Commentator Tomi Ahonen’s mobile industry statistics guide is always compelling reading, in fact many of the numbers have found their way into Marc Settle’s excellent BBC College of Journalism course.
There’s one number in the blizzard of information that’s especially interesting – that, according to Nokia, the average person looks at their phone 150 times per day. That’s a glance every six and a half minutes.
I’m guessing much of that activity is associated with SMS or other forms of instant messaging, but part of it will be to monitor Facebook’s news feed or Twitter’s continuous stream of what Google’s Eric Schmidt calls “newness”.
It’s why I’ve bored for England over the past couple of years about the need to present the flow of news from the BBC as a chronology as well as an editorially weighted, sifted and sorted set of headlines.
There’s drama in minute-by-minute information flux and no reason not to do both if suitable filters can be added.
We already offer agency-style running updates for set-piece live event pages, but all of life is a live event and this kind of treatment should be our normal operating procedure.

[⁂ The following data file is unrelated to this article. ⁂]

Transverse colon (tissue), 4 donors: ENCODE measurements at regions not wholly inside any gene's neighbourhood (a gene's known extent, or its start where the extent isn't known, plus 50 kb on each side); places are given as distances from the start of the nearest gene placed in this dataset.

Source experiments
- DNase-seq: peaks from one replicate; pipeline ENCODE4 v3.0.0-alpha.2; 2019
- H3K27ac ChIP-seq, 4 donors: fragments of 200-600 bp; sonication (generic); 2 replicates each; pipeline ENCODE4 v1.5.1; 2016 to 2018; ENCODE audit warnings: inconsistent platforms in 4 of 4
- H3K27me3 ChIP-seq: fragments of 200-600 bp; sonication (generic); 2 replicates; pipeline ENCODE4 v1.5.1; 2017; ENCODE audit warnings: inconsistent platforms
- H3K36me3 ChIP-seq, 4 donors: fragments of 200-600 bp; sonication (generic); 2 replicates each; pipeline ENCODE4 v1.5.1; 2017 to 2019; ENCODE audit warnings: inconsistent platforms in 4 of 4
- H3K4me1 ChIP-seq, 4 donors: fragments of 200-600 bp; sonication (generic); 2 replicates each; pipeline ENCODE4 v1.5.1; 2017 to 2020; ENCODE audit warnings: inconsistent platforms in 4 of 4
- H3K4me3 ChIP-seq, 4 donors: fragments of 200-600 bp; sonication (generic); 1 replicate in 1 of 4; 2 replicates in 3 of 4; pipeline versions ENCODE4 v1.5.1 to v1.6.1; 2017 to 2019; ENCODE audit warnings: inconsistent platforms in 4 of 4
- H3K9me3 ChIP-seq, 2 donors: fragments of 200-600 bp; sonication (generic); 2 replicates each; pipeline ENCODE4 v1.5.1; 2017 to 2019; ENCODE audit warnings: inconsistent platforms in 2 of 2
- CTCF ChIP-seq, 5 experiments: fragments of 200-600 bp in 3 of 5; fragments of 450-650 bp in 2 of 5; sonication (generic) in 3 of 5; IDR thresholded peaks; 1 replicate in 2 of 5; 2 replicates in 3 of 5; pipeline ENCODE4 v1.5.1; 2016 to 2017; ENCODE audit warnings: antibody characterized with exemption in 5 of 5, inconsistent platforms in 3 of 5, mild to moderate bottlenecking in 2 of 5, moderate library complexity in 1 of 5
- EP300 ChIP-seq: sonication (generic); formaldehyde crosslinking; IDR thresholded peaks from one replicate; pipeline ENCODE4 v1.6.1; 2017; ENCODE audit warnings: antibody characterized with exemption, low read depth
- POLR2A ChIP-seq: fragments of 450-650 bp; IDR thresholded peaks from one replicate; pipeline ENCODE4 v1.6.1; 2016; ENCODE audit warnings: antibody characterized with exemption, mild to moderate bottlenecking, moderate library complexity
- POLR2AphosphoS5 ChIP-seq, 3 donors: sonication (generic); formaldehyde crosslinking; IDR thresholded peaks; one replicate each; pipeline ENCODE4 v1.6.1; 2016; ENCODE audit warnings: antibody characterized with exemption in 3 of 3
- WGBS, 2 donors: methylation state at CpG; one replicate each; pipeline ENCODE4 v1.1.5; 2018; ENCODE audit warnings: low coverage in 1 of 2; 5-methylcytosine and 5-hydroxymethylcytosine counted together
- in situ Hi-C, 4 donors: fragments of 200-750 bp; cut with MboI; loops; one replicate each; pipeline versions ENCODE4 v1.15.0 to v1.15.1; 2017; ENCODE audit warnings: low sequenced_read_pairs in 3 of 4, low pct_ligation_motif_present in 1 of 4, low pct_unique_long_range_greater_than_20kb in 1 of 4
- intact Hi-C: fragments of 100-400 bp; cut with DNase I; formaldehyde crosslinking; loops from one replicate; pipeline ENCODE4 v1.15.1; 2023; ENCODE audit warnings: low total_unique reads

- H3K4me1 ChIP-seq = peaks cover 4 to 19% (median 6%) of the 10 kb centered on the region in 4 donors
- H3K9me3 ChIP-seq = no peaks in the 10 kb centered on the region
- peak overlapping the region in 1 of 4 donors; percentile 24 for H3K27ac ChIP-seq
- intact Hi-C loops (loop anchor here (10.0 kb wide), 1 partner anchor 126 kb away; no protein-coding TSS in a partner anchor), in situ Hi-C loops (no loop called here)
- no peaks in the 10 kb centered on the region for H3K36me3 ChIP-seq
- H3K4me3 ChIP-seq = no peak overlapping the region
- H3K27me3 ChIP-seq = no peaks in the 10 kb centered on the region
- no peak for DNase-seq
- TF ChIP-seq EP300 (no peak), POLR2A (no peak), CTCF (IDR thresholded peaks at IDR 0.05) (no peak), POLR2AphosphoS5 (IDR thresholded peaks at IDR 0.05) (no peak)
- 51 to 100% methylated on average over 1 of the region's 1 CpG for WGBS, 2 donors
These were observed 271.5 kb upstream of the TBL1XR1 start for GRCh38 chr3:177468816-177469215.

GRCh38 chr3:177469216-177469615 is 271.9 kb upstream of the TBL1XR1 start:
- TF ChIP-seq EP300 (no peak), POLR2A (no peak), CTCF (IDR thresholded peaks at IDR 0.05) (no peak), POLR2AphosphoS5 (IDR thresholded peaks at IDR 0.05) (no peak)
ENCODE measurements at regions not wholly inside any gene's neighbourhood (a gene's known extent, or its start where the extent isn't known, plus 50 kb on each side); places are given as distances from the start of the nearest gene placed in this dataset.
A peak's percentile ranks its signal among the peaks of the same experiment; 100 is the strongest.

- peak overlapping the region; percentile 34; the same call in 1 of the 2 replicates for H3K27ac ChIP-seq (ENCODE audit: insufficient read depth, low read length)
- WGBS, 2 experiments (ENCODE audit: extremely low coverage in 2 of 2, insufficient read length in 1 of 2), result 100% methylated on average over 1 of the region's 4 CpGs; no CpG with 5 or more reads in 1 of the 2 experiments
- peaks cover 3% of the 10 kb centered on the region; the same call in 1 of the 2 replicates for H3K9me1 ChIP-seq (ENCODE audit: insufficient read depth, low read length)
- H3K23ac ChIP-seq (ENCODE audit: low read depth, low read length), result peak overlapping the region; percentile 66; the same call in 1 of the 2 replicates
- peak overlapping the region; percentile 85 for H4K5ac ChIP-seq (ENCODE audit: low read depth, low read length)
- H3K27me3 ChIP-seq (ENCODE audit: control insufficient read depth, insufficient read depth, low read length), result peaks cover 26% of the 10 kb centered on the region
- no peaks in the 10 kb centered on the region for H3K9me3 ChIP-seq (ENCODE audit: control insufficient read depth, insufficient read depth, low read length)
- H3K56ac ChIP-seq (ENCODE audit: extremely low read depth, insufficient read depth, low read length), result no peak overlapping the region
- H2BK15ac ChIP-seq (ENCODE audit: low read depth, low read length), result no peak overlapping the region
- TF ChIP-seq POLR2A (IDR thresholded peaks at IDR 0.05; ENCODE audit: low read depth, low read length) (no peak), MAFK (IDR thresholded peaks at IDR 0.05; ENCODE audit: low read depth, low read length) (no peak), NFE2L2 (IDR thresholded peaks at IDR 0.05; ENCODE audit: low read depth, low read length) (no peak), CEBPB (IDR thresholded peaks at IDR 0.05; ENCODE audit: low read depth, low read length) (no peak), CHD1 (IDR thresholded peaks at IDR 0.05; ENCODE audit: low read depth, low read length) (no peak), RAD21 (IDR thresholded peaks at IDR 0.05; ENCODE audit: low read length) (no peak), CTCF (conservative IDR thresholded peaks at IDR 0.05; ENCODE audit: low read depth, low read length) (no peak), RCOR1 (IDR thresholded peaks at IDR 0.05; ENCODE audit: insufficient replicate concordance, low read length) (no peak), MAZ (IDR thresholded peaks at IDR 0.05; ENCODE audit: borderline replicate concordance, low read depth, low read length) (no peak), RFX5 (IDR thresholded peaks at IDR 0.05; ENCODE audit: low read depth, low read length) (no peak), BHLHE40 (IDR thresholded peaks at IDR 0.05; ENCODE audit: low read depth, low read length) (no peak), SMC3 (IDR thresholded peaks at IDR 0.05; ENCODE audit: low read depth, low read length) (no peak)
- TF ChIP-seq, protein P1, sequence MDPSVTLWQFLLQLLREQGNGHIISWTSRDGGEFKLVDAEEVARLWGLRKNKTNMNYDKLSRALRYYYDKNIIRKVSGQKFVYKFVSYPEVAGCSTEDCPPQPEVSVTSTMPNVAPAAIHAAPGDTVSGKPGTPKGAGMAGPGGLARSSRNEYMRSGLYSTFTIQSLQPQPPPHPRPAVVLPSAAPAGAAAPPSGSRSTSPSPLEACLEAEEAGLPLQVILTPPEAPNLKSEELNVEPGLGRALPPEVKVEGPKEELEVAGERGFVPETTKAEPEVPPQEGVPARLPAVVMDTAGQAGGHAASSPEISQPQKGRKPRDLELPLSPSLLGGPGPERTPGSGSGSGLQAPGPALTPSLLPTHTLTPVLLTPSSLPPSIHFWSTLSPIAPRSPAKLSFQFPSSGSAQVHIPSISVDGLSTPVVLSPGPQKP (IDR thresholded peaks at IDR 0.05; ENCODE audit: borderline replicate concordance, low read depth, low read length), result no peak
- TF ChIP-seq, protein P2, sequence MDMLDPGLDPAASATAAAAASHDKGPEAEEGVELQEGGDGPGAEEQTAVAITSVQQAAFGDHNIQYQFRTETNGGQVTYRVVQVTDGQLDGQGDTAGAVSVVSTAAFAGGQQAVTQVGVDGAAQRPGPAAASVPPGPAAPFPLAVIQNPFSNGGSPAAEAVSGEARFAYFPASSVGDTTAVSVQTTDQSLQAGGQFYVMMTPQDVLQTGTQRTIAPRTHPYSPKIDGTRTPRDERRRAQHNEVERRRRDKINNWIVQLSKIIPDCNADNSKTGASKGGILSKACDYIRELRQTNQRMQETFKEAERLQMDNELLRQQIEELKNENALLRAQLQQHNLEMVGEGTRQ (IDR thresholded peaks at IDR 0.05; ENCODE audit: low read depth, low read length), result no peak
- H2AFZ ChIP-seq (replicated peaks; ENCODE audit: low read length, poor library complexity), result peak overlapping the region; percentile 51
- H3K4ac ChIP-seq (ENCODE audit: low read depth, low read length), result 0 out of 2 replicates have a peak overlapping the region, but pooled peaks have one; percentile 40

The dip in, dip out behaviour seen in mobile use patterns needs a different news mix and a different metric to measure engagement.
When web stats are talked about it’s rare for anyone to mention that up to half of unique users only visit a site once a week, that dwell times are scant and fewer than half a dozen pages are looked at.
With all the resources at our disposal and with the development of the BBC’s internal Quickfire breaking news tool we could lead the way in a different kind of news delivery.
- Tomi Ahonen’s Phone Book, statistics of the handset industry at Christmas 2010 (allaboutsymbian.com)
- “Why ‘Mobile First’ – Eric Schmidt the (outgoing) CEO of Google gives 10 reasons why” and related posts (communities-dominate.blogs.com)